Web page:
The high prevalence of mental disorders such as depression and dementia in institutionalized elderly patients warrants screening for psychiatric diagnosis in patients newly admitted to long‐term care facilities. The diagnostic accuracy of the Mini‐Mental State Examination (MMSE) and the Geriatric Depression Scale (GDS) was evaluated against a standardized psychiatric interview. The MMSE was found to be 81% sensitive and 83% specific in screening for dementia using a previously established cutpoint of less than 24/30 points. Adjusting MMSE scores for physical disabilities precluding completion of specific tasks on the MMSE did not significantly change the diagnostic accuracy of the test. The GDS was 47% sensitive and 75% specific in screening for depression using the suggested cutpoint of greater than 13/30 points. The MMSE was significantly correlated with functional status (r = 0.48, P = .0001), but not with the scores on the GDS or the clinical diagnosis of depression. The GDS did not correlate with functional status. In summary, the MMSE is a good screening test for dementia in institutionalized elderly, but the GDS is not sensitive for depression in this population.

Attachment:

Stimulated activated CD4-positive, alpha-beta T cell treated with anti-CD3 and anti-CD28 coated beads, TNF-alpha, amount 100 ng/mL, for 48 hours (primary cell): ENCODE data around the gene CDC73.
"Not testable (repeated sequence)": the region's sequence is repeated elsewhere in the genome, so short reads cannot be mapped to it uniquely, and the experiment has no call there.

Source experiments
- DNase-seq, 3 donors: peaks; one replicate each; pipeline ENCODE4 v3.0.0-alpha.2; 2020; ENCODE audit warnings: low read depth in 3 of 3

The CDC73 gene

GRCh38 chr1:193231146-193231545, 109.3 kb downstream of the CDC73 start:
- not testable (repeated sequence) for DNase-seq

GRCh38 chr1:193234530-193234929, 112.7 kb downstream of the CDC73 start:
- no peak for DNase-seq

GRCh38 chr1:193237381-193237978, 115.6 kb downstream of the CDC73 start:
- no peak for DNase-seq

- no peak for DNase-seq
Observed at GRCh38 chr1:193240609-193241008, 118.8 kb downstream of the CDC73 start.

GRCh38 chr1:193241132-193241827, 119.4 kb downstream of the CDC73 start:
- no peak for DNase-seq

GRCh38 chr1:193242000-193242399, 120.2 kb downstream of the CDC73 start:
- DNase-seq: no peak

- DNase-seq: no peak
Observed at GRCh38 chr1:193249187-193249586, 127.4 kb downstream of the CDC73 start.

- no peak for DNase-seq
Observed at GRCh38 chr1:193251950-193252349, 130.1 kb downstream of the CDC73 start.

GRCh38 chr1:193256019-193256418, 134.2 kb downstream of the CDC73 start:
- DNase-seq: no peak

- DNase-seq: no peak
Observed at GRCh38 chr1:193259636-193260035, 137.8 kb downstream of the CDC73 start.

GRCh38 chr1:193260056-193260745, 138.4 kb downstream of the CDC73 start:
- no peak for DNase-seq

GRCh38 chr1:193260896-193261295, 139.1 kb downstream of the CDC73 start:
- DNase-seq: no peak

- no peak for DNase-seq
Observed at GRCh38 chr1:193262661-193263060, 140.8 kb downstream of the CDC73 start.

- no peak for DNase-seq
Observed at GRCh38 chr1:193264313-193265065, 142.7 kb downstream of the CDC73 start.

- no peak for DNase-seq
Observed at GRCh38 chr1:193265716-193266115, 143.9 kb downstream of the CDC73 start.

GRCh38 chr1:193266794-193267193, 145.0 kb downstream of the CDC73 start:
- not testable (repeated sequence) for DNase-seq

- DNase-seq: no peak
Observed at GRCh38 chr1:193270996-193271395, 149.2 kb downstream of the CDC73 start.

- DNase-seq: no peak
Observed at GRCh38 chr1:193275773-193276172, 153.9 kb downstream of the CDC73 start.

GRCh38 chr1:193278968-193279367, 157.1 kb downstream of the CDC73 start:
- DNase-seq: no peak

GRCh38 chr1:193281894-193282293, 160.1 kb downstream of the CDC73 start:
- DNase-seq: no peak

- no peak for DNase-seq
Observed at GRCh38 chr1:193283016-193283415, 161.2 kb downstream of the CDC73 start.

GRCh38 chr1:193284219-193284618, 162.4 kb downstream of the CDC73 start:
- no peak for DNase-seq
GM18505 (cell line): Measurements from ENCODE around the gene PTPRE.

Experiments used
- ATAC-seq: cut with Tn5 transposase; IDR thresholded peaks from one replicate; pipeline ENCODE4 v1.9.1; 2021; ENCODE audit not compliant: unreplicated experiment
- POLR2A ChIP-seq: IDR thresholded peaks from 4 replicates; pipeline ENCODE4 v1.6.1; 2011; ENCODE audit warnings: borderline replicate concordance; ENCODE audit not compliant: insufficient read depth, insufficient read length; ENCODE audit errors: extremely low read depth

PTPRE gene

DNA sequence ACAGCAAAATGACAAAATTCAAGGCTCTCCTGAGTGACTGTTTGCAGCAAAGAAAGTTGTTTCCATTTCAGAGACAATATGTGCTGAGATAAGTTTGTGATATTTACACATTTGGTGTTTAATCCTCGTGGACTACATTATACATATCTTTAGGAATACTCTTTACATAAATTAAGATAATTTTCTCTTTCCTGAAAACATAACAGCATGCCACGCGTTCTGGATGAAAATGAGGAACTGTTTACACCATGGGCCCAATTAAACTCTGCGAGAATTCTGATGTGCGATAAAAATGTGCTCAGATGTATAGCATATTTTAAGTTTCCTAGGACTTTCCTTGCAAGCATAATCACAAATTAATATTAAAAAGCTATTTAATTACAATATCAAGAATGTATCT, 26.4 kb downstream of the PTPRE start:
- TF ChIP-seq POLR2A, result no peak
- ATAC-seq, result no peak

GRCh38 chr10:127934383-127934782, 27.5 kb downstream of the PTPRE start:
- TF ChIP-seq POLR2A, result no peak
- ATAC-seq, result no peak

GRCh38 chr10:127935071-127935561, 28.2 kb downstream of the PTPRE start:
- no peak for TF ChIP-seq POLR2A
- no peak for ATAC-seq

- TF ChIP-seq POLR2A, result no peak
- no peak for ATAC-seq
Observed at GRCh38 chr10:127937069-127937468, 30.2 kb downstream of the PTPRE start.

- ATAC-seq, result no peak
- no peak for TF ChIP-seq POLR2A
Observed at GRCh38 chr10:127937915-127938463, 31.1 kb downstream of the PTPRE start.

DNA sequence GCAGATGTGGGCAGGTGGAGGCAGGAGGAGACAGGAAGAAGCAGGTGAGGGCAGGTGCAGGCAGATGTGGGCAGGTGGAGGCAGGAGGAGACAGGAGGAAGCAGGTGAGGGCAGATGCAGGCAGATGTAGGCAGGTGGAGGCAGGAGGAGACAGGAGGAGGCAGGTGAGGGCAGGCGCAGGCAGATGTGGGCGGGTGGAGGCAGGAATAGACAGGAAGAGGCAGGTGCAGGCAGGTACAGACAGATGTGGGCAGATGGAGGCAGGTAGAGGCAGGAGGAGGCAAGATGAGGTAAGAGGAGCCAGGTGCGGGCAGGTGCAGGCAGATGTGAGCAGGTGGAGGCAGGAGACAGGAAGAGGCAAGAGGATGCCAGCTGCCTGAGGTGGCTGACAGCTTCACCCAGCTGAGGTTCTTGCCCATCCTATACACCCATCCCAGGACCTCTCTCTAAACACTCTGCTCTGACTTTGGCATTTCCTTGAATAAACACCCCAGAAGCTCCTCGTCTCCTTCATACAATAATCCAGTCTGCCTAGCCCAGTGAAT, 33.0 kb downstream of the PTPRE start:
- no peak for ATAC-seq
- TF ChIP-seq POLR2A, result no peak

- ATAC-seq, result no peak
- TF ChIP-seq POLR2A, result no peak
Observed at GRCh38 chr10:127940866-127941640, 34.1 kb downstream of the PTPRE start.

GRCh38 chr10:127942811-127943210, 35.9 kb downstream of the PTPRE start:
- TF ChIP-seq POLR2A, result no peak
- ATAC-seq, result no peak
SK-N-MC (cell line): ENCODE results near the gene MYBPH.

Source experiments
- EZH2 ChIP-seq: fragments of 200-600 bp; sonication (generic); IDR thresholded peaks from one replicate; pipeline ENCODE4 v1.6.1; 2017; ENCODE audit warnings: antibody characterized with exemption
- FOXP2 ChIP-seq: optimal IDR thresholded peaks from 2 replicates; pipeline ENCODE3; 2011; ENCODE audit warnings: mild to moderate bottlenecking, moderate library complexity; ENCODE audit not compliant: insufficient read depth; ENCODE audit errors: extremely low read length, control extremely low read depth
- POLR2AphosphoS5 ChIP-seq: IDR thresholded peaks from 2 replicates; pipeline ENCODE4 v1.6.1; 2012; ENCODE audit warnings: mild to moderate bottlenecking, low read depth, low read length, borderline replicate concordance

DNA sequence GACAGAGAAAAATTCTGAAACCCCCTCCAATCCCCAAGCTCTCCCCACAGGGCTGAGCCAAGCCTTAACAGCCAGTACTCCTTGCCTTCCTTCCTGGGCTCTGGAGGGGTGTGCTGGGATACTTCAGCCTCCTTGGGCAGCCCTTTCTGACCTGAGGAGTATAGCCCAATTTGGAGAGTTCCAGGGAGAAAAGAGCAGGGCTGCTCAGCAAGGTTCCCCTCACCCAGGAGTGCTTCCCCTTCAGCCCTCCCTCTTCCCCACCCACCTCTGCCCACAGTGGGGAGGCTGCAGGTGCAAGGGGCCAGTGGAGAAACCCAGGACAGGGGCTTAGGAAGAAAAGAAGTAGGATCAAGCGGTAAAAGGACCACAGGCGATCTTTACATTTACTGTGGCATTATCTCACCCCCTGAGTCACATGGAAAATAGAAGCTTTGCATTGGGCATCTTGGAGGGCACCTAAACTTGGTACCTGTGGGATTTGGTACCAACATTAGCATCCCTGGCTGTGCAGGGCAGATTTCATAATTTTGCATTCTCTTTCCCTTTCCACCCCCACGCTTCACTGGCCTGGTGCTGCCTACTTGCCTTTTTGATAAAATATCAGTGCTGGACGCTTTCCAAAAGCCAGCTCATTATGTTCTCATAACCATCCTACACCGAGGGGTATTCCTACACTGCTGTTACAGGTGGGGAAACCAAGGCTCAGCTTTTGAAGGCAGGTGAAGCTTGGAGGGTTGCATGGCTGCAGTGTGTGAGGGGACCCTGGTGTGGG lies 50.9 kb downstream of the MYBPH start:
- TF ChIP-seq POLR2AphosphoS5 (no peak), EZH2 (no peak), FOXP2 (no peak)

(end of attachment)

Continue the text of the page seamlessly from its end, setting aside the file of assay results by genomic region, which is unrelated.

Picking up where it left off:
|Original language||English (US)|
|Number of pages||6|
|Journal||Journal of the American Geriatrics Society|
|State||Published - Jan 1989|
ASJC Scopus subject areas
- Geriatrics and Gerontology